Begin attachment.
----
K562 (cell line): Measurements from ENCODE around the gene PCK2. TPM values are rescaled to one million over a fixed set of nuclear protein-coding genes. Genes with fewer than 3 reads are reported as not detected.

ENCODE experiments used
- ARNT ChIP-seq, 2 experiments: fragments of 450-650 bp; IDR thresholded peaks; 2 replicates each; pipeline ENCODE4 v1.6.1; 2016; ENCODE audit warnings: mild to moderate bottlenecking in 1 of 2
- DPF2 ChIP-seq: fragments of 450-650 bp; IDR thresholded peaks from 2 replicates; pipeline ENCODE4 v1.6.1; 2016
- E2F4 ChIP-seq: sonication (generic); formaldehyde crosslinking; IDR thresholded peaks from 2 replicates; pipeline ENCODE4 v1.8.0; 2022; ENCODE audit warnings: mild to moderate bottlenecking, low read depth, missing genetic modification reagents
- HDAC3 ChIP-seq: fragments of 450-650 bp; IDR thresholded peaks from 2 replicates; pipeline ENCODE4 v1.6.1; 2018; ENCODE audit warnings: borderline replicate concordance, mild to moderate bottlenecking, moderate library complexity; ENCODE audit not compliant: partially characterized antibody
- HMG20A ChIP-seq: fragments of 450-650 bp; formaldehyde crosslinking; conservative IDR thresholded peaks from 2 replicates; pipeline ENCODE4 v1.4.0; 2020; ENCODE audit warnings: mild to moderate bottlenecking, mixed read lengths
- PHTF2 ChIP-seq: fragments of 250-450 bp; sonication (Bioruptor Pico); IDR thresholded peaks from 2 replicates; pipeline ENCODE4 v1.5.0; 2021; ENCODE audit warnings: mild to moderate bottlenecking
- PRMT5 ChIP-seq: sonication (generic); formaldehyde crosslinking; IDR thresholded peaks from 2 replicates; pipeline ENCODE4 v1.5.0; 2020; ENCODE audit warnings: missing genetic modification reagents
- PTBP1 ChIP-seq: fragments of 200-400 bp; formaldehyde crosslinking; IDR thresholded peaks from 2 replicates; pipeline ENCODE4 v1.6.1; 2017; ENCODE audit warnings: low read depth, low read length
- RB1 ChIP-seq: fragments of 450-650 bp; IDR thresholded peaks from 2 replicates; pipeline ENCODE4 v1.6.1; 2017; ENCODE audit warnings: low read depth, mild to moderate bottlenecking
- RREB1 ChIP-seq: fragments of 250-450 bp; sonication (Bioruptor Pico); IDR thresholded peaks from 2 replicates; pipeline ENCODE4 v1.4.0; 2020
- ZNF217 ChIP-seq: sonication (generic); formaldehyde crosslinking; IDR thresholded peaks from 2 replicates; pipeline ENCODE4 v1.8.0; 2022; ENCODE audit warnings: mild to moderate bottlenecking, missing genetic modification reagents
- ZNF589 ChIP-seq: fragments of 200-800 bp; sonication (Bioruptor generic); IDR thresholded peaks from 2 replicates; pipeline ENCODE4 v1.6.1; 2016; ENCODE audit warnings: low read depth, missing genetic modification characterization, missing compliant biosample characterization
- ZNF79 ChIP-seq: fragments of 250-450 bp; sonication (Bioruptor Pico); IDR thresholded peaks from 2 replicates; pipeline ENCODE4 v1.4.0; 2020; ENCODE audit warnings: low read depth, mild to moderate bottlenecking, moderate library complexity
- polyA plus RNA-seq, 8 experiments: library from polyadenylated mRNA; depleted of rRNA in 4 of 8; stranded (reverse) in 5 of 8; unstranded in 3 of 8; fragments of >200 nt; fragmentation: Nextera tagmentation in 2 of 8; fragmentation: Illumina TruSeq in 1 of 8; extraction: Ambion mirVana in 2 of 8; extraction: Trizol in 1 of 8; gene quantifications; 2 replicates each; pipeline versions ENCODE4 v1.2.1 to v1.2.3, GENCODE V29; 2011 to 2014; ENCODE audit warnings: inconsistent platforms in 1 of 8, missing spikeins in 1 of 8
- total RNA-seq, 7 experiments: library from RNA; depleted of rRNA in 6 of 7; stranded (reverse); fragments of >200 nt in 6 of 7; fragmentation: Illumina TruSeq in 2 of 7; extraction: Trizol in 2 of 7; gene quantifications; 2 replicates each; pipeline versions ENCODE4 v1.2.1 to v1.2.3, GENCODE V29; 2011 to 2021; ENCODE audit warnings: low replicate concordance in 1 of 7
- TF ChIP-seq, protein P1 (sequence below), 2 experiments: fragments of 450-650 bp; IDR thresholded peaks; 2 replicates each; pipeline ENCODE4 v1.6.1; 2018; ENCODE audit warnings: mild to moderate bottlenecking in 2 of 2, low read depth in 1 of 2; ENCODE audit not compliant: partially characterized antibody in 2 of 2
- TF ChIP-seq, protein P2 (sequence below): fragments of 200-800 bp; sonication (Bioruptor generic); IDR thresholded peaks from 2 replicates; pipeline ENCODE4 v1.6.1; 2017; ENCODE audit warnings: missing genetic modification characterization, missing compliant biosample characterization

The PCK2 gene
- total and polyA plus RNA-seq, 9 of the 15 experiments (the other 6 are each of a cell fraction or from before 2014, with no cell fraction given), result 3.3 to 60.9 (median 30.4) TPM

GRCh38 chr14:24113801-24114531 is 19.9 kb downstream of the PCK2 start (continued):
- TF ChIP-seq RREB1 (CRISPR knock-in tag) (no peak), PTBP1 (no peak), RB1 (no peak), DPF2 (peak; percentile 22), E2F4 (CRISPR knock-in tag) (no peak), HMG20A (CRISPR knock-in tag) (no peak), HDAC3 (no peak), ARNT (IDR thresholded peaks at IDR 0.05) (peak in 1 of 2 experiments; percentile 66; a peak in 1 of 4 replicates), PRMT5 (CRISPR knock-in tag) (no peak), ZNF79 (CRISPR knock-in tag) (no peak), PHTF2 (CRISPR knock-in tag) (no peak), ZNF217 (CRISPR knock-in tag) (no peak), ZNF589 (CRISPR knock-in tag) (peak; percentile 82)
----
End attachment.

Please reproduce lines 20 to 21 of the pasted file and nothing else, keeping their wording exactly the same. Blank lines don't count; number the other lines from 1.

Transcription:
The PCK2 gene
- total and polyA plus RNA-seq, 9 of the 15 experiments (the other 6 are each of a cell fraction or from before 2014, with no cell fraction given), result 3.3 to 60.9 (median 30.4) TPM